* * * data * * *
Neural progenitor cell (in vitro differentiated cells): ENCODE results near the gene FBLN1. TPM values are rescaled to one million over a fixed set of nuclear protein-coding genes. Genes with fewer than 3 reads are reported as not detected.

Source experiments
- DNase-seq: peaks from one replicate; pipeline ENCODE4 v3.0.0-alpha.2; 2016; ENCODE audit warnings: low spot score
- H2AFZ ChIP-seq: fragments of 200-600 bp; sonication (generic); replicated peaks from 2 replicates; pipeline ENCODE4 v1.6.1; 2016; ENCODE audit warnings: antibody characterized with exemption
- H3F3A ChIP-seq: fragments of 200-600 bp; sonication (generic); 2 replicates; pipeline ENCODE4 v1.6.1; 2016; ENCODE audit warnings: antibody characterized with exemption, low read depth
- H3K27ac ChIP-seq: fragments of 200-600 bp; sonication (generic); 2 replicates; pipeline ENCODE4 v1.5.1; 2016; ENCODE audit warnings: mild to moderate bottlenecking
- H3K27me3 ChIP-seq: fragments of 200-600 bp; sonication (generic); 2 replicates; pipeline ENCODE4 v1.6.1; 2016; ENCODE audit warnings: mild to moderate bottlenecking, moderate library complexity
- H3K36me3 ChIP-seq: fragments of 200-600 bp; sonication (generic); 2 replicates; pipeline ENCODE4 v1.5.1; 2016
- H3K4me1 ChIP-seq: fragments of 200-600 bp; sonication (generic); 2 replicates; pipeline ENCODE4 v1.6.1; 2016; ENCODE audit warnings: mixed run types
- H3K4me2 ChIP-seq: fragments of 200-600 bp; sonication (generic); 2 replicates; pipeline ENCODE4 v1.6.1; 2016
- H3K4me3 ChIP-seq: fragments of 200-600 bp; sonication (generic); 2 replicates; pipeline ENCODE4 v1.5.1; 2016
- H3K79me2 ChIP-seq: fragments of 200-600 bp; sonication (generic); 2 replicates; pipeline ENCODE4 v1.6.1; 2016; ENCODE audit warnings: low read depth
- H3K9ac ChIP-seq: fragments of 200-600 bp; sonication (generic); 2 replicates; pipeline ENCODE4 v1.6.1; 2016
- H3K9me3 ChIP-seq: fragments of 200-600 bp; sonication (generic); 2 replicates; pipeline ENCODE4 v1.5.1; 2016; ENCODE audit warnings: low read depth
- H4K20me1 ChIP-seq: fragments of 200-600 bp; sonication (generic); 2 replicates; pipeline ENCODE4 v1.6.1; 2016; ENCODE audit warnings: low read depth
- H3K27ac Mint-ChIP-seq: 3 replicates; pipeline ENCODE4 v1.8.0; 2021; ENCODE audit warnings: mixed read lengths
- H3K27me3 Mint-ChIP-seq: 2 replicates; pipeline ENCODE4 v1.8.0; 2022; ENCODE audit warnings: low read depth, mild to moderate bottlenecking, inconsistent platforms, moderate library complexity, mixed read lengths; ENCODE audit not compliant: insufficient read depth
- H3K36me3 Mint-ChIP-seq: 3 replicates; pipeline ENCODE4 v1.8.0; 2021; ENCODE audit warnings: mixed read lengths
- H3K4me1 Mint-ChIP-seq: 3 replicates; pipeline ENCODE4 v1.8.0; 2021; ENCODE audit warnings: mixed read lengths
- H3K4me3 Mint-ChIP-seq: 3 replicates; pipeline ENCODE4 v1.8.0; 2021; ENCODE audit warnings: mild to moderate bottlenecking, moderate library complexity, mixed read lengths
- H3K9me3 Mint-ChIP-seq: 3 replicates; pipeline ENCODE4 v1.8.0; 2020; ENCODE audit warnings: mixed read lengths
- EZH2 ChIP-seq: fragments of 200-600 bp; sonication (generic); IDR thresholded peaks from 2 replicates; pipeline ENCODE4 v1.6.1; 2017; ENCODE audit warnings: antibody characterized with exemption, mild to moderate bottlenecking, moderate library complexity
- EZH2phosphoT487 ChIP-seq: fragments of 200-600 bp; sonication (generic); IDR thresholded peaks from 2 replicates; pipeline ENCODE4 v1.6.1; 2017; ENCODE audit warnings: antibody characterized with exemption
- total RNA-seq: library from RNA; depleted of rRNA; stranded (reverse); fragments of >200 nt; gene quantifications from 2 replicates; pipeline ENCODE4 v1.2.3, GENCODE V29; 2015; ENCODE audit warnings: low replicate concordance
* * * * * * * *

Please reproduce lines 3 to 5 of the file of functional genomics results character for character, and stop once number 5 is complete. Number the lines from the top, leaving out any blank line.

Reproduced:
- DNase-seq: peaks from one replicate; pipeline ENCODE4 v3.0.0-alpha.2; 2016; ENCODE audit warnings: low spot score
- H2AFZ ChIP-seq: fragments of 200-600 bp; sonication (generic); replicated peaks from 2 replicates; pipeline ENCODE4 v1.6.1; 2016; ENCODE audit warnings: antibody characterized with exemption
- H3F3A ChIP-seq: fragments of 200-600 bp; sonication (generic); 2 replicates; pipeline ENCODE4 v1.6.1; 2016; ENCODE audit warnings: antibody characterized with exemption, low read depth